Switching from a College Professor to Corporate Executive

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It’s not always easy to make the shift from the academic world to the corporate world. These worlds can be vastly different, requiring different things from their high-level counterparts. However, being a go-getter, it’s shouldn’t be difficult for you to make the shift from professor to executive if you so desire. It’s just a matter of feeling confident that you can get the job done on either side of the fence. But if you’re still not sure about how to do it, here are some tips to help you make the transition. Try a Functional Resume While some recruiters and employers dislike the functional resume because they feel it doesn’t tell the whole story, this is still a good route to take when making a shift from the academic to corporate world. You are essentially changing industries, which means while there will be some basic skills that you will be able to translate from one career to the other, when it comes down to specific experience, you may be lacking some. With a functional resume, you will be able to place the majority of the resume’s focus on how you are specifically aligned with the executive position you are going after. Even if your experience isn’t vast, you should have knowledge of managing others, calculating figures, managing a budget of sorts (especially if you moved up to department head) and even projecting outcomes. The more you take corporate terms and align them with your academic experience, the better your chances will be of proving that you are the right person for the position you want. Make Your Accomplishment Statements Strong In your resume, there will be opportunities to spell out your accomplishments. It is extremely important that you use every chance you have to make your accomplishment statements as strong as possible. You could merely discuss the responsibilities you were handed as a college professor, but you know more than anyone that you would never allow your students to get away with this. So instead, this is the time to talk about what you’ve actually accomplished. How do you get this done? As mentioned in the previous section, you want to look for all of your experiences that align well with the position you want to acquire. If you’ve been a board committee lead, this is a good time to not just say you led a committee, but say exactly what you accomplished on the committee (talk about the committee’s hardships, how you helped pull it through, how many people you led, what goals you had and how you fulfilled them). You want to dig as deeply as possible to explain why you’re a good fit for the prospective position. Again, being a professor and future executive, there’s no excuse for you not putting your best foot forward. Probably one of the most difficult aspects of making the switch from one industry to another is being so settled in your current field that you have no clear perspective of how you can make a difference in a new industry. But this is the time to explore this side of yourself, because if you don’t know who you are, there’s no way that you can successfully sell yourself as a professor turned executive.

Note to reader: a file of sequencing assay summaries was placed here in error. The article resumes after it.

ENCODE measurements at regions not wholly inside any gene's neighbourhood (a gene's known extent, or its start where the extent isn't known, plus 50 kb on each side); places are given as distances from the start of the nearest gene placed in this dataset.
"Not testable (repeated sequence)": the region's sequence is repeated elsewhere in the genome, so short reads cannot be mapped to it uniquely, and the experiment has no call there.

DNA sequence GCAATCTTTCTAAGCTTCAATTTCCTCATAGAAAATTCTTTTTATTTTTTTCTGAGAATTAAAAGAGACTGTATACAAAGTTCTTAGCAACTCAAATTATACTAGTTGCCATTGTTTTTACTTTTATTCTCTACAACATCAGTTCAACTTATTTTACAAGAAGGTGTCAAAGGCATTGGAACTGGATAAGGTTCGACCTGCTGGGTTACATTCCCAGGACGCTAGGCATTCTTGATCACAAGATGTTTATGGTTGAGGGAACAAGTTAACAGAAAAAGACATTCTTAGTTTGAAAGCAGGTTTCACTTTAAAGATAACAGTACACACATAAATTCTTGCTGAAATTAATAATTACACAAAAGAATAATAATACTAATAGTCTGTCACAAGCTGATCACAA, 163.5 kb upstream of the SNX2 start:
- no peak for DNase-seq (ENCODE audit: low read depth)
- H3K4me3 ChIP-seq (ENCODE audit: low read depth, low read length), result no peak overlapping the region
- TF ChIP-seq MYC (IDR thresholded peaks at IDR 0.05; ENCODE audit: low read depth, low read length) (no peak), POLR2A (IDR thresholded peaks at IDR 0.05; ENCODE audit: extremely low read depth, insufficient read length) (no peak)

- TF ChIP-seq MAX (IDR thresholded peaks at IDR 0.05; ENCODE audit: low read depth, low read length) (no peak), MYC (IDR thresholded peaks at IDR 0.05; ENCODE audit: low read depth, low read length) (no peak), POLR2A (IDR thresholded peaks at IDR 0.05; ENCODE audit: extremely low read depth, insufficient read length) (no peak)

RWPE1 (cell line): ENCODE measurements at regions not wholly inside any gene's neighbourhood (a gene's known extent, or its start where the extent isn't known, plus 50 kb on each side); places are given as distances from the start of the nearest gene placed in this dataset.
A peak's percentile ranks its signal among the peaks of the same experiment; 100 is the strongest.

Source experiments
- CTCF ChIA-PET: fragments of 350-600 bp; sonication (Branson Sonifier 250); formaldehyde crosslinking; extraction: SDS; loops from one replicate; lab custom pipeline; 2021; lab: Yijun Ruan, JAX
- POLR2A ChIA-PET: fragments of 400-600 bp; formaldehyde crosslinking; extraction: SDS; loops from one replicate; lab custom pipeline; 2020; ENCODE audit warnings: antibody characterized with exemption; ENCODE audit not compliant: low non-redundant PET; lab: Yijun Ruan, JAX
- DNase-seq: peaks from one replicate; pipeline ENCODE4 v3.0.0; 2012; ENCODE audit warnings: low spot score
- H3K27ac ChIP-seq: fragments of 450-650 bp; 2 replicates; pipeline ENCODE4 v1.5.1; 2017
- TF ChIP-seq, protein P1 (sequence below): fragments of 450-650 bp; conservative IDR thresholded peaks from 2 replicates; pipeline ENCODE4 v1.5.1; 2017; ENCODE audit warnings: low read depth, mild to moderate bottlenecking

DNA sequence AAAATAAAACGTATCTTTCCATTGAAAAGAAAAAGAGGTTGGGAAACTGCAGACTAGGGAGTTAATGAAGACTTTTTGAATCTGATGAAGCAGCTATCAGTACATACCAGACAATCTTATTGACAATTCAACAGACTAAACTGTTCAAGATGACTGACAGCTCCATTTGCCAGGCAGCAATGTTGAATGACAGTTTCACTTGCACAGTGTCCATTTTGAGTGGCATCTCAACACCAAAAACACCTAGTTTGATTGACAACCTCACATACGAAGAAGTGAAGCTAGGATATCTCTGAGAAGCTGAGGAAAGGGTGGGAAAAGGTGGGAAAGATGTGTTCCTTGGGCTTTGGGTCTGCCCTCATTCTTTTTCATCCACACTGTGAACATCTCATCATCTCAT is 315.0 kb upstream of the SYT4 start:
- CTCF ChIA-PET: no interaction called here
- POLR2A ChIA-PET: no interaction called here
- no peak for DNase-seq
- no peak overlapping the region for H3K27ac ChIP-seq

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  • Melissa Kennedy
    Melissa Kennedy
    Thanks for the comment, Christopher. You've really summed up the big challenge facing professors who want to venture into the corporate world. Although daunting, it's not impossible. The key is to really market yourself by having an amazing cover letter that explains why you're making the switch and what you have to offer. While you're right that many Applicant Tracking software programs might pass on a resume, you won't have to worry about this with job leads found through really great networking. One of the strengths a professor typically has is a really strong and diverse professional network. Use it to your advantage!
  • Christopher Brown-Syed
    Christopher Brown-Syed
    Encouraging advice.  However, another drawback lies in the fact that just becoming a university professor involves about 6 years at the doctoral student level, and another 6 years of probation once you're hired at the assistant professor level. That's twelve years out of industry, in a culture that respects only theory and research, not practice. You're apt to be rusty. With most HR departments using computers and specific screening questions, I doubt many professors would even get the chance to demonstrate those transferrable skills, having been weeded out on the first pass. The software uses checkboxes that ask things like, "do you have at least five years of recent management experience in X". Even questions like "who was your supervisor or manager in your last job" are meaningless in academia, where department chairs are usually elected by their colleagues, and would probably rather be doing research in the first place, and where even junior faculty serve on hiring committees. Perhaps a good job for an ex-prof would be HR? But no, there's probably a checkbox asking about certifications for HR. Sigh. Best stay within the ivory towers.

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